For more on the idea of a hierarchy within the Trinity… continue reading here.

In February of 2011, we offered “The Trinity Collection,” to go-to verses in which all three members of the Godhead are referenced:

Matthew 3: 16, 17 NIV

16As soon as Jesus was baptized, he went up out of the water. At that moment heaven was opened, and he saw the Spirit of God descending like a dove and lighting on him. 17And a voice from heaven said, “This is my Son, whom I love; with him I am well pleased.”

Matthew 28: 19 NLT

19 Therefore, go and make disciples of all the nations, baptizing them in the name of the Father and the Son and the Holy Spirit.

John 15: 26 ESV

[Jesus speaking] 26“But when the Helper comes, whom I will send to you from the Father, the Spirit of truth, who proceeds from the Father, he will bear witness about me.

Acts 2: 33 NIrV

33 Jesus has been given a place of honor at the right hand of God. He has received the Holy Spirit from the Father. This is what God had promised. It is Jesus who has poured out what you now see and hear.

II Cor. 13: 14 The Message

14The amazing grace of the Master, Jesus Christ, the extravagant love of God, the intimate friendship of the Holy Spirit, be with all of you.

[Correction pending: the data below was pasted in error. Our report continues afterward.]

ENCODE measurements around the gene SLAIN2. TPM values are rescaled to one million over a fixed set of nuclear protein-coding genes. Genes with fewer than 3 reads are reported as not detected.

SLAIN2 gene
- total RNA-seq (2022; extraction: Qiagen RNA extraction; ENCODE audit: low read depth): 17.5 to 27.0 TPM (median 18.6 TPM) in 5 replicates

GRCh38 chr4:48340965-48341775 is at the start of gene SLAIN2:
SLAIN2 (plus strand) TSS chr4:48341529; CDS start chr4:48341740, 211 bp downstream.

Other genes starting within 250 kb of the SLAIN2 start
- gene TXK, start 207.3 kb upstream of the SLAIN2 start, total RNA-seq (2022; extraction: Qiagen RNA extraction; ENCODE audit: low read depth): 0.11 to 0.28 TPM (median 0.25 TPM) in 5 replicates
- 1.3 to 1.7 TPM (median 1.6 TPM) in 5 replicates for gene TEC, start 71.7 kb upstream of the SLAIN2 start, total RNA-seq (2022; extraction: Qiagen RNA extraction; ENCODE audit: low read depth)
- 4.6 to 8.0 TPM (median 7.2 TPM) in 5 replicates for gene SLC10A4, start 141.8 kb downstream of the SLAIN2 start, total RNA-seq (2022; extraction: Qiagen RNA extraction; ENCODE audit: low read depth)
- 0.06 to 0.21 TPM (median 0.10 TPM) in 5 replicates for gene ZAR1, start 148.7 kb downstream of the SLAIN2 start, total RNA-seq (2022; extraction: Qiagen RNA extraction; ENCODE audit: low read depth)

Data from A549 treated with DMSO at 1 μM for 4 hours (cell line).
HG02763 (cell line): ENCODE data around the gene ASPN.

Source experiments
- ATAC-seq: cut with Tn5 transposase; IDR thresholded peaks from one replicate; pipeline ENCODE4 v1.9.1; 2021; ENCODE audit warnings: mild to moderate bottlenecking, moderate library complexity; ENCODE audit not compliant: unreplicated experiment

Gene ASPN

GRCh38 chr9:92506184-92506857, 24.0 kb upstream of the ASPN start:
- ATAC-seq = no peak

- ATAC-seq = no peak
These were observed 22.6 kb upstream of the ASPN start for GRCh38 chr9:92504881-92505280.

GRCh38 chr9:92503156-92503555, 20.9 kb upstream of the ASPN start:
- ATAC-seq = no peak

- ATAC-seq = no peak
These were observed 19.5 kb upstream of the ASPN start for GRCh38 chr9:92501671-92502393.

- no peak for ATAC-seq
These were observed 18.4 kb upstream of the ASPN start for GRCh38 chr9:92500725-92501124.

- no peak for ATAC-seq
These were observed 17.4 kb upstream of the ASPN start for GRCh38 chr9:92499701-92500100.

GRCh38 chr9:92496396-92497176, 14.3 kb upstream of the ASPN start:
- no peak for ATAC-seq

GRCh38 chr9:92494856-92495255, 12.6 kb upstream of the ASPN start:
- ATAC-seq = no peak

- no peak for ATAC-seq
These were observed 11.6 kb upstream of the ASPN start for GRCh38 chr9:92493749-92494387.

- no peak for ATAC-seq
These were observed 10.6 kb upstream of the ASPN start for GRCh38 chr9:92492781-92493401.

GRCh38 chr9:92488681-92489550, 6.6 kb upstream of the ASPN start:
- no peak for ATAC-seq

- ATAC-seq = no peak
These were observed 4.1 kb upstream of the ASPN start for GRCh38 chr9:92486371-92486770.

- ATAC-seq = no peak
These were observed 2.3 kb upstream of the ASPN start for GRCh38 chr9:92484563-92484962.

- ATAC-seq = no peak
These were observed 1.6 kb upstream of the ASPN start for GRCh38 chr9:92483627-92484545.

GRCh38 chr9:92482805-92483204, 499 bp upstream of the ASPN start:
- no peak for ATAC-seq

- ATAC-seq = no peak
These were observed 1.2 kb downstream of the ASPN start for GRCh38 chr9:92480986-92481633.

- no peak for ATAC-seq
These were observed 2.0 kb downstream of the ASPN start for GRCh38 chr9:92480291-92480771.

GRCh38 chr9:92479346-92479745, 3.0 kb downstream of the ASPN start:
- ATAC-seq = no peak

Ephesians 2: 17 – 18 TNIV

17 He came and preached peace to you who were far away and peace to those who were near. 18 For through him we both have access to the Father by one Spirit.

I Thess. 1: 2-5a CEV

2We thank God for you and always mention you in our prayers. Each time we pray, 3we tell God our Father about your faith and loving work and about your firm hope in our Lord Jesus Christ. 4My dear friends, God loves you, and we know he has chosen you to be his people. 5When we told you the good news, it was with the power and assurance that come from the Holy Spirit, and not simply with words…

I Peter 1: 1 – 2 NIV (UK)

Peter, an apostle of Jesus Christ, To God’s elect, strangers in the world … 2 who have been chosen according to the foreknowledge of God the Father, through the sanctifying work of the Spirit, for obedience to Jesus Christ and sprinkling by his blood: Grace and peace be yours in abundance.

Also included in this list is the longer passage at I Cor. 12: 4-13.

That’s pretty much the entire piece… read at source here.

Also in February, 2011, we had a discussion at Thinking Out Loud and noted that

…four of the seven statements in the National Association of Evangelicals Statement of Faith which specifically refer to God, Jesus and Holy Spirit, of which the first is primary for this discussion:

  • We believe that there is one God, eternally existent in three persons: Father, Son and Holy Spirit.
  • We believe in the deity of our Lord Jesus Christ, in His virgin birth, in His sinless life, in His miracles, in His vicarious and atoning death through His shed blood, in His bodily resurrection, in His ascension to the right hand of the Father, and in His personal return in power and glory.